ICO fines City Law firm £98,000 for data breaches following ransomware attack

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Posted on 28 Mar 2022

ICO fines City Law firm £98,000 for data breaches following ransomware attack

Security measures insufficient

The UK Data protection authority, the Information Commissioner’s Office (“ICO”), has fined Tuckers Solicitors £98,000 for multiple data breaches relating to the disclosure of their client’s court documents which were published on the dark web. This followed a ransomware attack by a hacker which resulted in 972,191 files being stolen from the firm.

The ICO has said that the firm of solicitors breached Article 5(1)(f) of GDPR by failing to have adequate cybersecurity measures in place to protect their client’s data. In the report, the ICO noted that the hacker had installed various tools on to the firm’s system which allowed them to create their own account to access the system.

The hacker was assisted by the switch to remote working and was able to infiltrate an app that the firm were using to facilitate working from home arrangements. However, in the eyes of the ICO, the app was not sufficiently secure, as it did not have a multi-factor authentication (“MFA”) function. 

ICO’s decision

The ICO concluded that, “taking into consideration the highly sensitive nature of the personal data that Tuckers was processing… Tuckers should not have allowed access to its network using only a single username and password”. It is now widely regarded amongst Data Protection Authorities that single factor authentication, such as a single username and password, is bad practice and not an adequate cybersecurity tool.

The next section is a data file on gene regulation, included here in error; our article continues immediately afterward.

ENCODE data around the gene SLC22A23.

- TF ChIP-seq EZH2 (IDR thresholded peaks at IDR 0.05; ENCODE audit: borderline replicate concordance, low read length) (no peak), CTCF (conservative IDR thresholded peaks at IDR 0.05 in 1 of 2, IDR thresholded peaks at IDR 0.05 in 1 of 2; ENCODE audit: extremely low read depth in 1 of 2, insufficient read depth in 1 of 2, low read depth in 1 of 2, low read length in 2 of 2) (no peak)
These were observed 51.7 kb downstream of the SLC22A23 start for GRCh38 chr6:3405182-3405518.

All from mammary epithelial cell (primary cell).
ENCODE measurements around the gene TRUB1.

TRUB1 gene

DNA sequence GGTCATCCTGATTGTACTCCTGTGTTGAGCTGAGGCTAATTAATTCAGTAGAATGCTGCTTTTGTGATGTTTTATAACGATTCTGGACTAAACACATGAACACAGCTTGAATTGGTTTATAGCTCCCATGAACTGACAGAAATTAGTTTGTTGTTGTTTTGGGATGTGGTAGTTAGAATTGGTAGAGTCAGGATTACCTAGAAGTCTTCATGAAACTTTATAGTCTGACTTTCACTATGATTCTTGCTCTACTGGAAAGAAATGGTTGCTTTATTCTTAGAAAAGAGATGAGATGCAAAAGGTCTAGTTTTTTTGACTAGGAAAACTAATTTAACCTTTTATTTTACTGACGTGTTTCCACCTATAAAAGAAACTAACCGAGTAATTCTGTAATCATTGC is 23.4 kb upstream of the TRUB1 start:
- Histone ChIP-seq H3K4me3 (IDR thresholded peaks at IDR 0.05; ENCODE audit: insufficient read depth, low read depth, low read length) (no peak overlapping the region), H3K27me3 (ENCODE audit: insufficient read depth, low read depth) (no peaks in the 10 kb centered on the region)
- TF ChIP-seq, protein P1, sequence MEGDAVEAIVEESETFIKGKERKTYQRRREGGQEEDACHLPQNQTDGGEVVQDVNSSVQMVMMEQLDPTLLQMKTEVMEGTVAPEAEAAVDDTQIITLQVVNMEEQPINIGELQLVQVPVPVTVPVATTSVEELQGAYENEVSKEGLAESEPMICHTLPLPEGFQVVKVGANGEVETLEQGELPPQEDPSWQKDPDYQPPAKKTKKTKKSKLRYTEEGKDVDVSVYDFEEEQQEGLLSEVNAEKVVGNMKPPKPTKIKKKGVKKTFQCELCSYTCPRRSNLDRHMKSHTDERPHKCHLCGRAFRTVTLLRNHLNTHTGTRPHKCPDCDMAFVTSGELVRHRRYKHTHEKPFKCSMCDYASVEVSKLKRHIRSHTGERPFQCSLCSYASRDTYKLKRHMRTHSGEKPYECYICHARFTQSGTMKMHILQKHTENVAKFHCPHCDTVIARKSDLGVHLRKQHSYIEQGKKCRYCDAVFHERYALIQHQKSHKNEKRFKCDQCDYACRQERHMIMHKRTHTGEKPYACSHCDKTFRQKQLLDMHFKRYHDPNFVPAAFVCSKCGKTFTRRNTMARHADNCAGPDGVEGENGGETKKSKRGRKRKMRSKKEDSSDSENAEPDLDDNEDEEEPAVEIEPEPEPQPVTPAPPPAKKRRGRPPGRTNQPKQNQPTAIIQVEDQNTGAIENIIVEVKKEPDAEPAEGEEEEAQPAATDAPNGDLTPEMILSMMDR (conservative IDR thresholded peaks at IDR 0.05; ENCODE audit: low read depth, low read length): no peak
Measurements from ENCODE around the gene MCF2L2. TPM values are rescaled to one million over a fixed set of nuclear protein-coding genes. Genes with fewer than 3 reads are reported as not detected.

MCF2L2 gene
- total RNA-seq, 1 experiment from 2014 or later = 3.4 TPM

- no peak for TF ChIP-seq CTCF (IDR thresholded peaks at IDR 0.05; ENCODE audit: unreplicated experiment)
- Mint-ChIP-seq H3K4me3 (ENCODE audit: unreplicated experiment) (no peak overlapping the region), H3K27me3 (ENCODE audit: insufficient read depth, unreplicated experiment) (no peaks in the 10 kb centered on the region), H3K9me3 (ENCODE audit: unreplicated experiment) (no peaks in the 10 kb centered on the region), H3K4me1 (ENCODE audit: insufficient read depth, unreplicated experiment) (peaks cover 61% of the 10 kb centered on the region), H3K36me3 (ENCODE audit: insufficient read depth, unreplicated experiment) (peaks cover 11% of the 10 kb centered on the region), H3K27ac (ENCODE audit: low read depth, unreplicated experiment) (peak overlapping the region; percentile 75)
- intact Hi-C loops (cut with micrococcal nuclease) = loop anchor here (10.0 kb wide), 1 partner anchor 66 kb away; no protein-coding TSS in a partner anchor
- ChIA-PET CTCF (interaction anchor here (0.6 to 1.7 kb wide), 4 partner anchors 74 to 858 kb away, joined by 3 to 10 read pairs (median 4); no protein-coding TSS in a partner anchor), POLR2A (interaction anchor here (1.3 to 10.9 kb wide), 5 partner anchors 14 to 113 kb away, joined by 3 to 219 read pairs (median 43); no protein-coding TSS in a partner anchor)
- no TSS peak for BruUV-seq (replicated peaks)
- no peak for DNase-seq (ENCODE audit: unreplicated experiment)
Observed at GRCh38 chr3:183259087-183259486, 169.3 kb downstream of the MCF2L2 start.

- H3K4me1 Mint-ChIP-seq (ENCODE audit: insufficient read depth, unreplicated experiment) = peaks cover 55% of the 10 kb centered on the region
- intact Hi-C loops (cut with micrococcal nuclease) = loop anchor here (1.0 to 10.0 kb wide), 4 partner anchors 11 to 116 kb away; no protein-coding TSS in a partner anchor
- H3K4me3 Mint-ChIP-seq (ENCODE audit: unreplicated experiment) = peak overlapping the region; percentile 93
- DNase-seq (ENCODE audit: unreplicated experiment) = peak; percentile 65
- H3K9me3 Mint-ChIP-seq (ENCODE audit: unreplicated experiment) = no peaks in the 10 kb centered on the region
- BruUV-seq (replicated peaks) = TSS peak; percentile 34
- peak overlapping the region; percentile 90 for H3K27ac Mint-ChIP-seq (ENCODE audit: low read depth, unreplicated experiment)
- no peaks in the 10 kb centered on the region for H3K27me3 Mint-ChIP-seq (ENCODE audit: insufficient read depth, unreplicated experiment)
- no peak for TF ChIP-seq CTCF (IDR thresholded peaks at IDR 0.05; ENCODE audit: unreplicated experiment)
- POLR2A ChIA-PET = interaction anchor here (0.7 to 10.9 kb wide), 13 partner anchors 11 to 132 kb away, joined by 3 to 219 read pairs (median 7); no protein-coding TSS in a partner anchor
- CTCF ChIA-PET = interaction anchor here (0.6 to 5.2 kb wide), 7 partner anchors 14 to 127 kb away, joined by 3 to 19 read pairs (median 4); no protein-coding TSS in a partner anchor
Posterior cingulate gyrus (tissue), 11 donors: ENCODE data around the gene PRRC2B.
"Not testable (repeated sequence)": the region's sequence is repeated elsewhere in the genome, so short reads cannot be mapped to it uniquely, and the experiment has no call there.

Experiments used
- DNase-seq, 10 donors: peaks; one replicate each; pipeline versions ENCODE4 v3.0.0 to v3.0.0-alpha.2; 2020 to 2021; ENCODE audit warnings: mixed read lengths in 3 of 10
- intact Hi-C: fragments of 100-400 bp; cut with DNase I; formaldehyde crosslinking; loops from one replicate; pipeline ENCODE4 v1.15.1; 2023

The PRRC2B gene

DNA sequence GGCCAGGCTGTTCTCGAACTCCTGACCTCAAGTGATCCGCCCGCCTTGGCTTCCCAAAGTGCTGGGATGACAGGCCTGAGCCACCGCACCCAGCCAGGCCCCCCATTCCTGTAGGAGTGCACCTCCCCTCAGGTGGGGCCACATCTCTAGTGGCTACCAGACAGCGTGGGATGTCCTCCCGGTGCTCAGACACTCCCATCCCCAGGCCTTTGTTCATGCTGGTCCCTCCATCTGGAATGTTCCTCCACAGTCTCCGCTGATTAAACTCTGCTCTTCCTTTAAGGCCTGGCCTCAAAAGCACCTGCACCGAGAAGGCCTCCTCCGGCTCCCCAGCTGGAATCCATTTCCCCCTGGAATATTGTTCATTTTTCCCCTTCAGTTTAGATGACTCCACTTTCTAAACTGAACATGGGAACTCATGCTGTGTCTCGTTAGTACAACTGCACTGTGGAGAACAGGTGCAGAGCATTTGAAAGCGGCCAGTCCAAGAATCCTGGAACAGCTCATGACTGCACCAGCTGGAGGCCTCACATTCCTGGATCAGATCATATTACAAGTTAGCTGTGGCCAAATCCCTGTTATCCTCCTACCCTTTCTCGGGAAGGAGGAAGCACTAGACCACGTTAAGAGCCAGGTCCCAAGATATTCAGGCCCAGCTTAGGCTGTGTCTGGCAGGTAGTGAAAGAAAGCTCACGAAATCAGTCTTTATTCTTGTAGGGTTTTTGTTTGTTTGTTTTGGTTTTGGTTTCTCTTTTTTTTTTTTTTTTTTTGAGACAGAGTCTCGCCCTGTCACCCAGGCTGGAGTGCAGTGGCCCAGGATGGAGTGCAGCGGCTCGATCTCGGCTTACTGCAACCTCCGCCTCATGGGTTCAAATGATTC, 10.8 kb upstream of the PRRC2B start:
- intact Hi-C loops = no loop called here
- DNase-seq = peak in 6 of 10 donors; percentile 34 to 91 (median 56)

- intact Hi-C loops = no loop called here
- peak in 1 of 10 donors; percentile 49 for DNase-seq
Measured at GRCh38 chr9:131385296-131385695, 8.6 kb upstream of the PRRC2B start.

In addition to insufficient authentication tools, the ICO found that the slow pace at which software vulnerabilities were patched (there was an intervening five month period between the patch being released in January 2020 and Tuckers applying the patch in June 2020) and a failure to encrypt personal data contributed to their GDPR breach. 

Lessons to learn

The recent fine and report by the ICO demonstrates the increased vulnerability of clients’ data following the switch to regular remote working. It is important that the systems in place to facilitate remote working are adequate to protect data and that organisations monitor them regularly to ensure that any updates which might be required can be actioned quickly. One way to ensure compliance is to implement an MFA function for employees when accessing the company system.

Unfortunately for Tuckers, the system they had in place was not sufficient to prevent a data breach and they were slow to action the patch required to cover the software vulnerabilities in their system. 

Key Contacts :

Piers Leigh-Pollitt

  • Partner & Compliance Officer for Legal Practice
  • T: +44 (0)118 951 6761
  • Email me

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Mike Hibberd

  • Senior Associate
  • T: +44 (0)118 951 6765
  • Email me

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